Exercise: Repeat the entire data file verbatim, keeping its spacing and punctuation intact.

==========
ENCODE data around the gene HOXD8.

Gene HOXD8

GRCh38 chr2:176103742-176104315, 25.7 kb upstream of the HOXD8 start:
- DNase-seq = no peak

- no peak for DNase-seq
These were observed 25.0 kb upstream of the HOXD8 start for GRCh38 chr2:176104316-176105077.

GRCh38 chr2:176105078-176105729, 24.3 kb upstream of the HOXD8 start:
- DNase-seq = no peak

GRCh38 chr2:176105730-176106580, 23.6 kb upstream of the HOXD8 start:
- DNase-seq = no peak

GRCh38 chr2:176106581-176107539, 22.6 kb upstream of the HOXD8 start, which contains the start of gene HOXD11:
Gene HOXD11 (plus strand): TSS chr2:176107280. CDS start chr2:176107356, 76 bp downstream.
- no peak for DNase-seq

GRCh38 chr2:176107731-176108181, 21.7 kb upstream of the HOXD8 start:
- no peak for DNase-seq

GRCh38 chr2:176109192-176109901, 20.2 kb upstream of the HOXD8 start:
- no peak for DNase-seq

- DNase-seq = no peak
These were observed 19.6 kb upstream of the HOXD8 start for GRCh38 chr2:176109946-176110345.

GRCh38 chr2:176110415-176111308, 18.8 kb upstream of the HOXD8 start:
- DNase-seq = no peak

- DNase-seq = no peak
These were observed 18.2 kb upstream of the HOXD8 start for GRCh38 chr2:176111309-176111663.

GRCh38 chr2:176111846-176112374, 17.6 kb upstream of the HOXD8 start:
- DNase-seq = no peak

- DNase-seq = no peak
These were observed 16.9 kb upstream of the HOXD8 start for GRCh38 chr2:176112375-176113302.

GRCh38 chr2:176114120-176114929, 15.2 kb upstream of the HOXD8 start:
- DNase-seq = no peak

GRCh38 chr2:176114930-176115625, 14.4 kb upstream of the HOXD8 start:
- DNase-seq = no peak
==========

ENCODE data around the gene HOXD8.

Gene HOXD8

GRCh38 chr2:176103742-176104315, 25.7 kb upstream of the HOXD8 start:
- DNase-seq = no peak

- no peak for DNase-seq
These were observed 25.0 kb upstream of the HOXD8 start for GRCh38 chr2:176104316-176105077.

GRCh38 chr2:176105078-176105729, 24.3 kb upstream of the HOXD8 start:
- DNase-seq = no peak

GRCh38 chr2:176105730-176106580, 23.6 kb upstream of the HOXD8 start:
- DNase-seq = no peak

GRCh38 chr2:176106581-176107539, 22.6 kb upstream of the HOXD8 start, which contains the start of gene HOXD11:
Gene HOXD11 (plus strand): TSS chr2:176107280. CDS start chr2:176107356, 76 bp downstream.
- no peak for DNase-seq

GRCh38 chr2:176107731-176108181, 21.7 kb upstream of the HOXD8 start:
- no peak for DNase-seq

GRCh38 chr2:176109192-176109901, 20.2 kb upstream of the HOXD8 start:
- no peak for DNase-seq

- DNase-seq = no peak
These were observed 19.6 kb upstream of the HOXD8 start for GRCh38 chr2:176109946-176110345.

GRCh38 chr2:176110415-176111308, 18.8 kb upstream of the HOXD8 start:
- DNase-seq = no peak

- DNase-seq = no peak
These were observed 18.2 kb upstream of the HOXD8 start for GRCh38 chr2:176111309-176111663.

GRCh38 chr2:176111846-176112374, 17.6 kb upstream of the HOXD8 start:
- DNase-seq = no peak

- DNase-seq = no peak
These were observed 16.9 kb upstream of the HOXD8 start for GRCh38 chr2:176112375-176113302.

GRCh38 chr2:176114120-176114929, 15.2 kb upstream of the HOXD8 start:
- DNase-seq = no peak

GRCh38 chr2:176114930-176115625, 14.4 kb upstream of the HOXD8 start:
- DNase-seq = no peak